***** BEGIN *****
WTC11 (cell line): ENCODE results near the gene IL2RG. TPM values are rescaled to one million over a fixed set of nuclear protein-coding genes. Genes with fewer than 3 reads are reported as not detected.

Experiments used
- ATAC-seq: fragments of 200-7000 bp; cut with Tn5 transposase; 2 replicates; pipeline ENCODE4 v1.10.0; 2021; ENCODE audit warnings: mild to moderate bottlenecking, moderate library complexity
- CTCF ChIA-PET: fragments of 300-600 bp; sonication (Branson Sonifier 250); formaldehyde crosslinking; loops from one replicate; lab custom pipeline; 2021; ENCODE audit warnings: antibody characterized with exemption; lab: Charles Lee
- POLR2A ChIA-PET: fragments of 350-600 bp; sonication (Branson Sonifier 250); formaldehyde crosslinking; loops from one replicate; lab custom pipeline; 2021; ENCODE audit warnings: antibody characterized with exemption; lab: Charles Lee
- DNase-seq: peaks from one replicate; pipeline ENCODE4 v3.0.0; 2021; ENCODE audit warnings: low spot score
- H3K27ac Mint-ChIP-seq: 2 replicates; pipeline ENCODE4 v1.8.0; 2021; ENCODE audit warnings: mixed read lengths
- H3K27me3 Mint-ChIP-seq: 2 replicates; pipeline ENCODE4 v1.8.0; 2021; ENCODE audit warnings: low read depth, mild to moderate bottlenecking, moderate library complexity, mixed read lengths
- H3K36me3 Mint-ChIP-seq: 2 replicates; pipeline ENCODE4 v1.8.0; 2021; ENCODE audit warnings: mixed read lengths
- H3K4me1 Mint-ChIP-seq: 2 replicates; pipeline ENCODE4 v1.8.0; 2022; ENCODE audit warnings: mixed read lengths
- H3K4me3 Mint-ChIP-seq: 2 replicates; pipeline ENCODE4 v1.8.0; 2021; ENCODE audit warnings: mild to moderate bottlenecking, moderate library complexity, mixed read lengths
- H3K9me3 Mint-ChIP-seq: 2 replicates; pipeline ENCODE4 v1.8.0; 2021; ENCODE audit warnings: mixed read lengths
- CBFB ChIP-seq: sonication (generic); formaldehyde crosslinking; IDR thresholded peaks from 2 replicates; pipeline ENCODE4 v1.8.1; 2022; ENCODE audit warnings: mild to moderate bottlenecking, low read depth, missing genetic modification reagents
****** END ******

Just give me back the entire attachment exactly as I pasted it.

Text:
WTC11 (cell line): ENCODE results near the gene IL2RG. TPM values are rescaled to one million over a fixed set of nuclear protein-coding genes. Genes with fewer than 3 reads are reported as not detected.

Experiments used
- ATAC-seq: fragments of 200-7000 bp; cut with Tn5 transposase; 2 replicates; pipeline ENCODE4 v1.10.0; 2021; ENCODE audit warnings: mild to moderate bottlenecking, moderate library complexity
- CTCF ChIA-PET: fragments of 300-600 bp; sonication (Branson Sonifier 250); formaldehyde crosslinking; loops from one replicate; lab custom pipeline; 2021; ENCODE audit warnings: antibody characterized with exemption; lab: Charles Lee
- POLR2A ChIA-PET: fragments of 350-600 bp; sonication (Branson Sonifier 250); formaldehyde crosslinking; loops from one replicate; lab custom pipeline; 2021; ENCODE audit warnings: antibody characterized with exemption; lab: Charles Lee
- DNase-seq: peaks from one replicate; pipeline ENCODE4 v3.0.0; 2021; ENCODE audit warnings: low spot score
- H3K27ac Mint-ChIP-seq: 2 replicates; pipeline ENCODE4 v1.8.0; 2021; ENCODE audit warnings: mixed read lengths
- H3K27me3 Mint-ChIP-seq: 2 replicates; pipeline ENCODE4 v1.8.0; 2021; ENCODE audit warnings: low read depth, mild to moderate bottlenecking, moderate library complexity, mixed read lengths
- H3K36me3 Mint-ChIP-seq: 2 replicates; pipeline ENCODE4 v1.8.0; 2021; ENCODE audit warnings: mixed read lengths
- H3K4me1 Mint-ChIP-seq: 2 replicates; pipeline ENCODE4 v1.8.0; 2022; ENCODE audit warnings: mixed read lengths
- H3K4me3 Mint-ChIP-seq: 2 replicates; pipeline ENCODE4 v1.8.0; 2021; ENCODE audit warnings: mild to moderate bottlenecking, moderate library complexity, mixed read lengths
- H3K9me3 Mint-ChIP-seq: 2 replicates; pipeline ENCODE4 v1.8.0; 2021; ENCODE audit warnings: mixed read lengths
- CBFB ChIP-seq: sonication (generic); formaldehyde crosslinking; IDR thresholded peaks from 2 replicates; pipeline ENCODE4 v1.8.1; 2022; ENCODE audit warnings: mild to moderate bottlenecking, low read depth, missing genetic modification reagents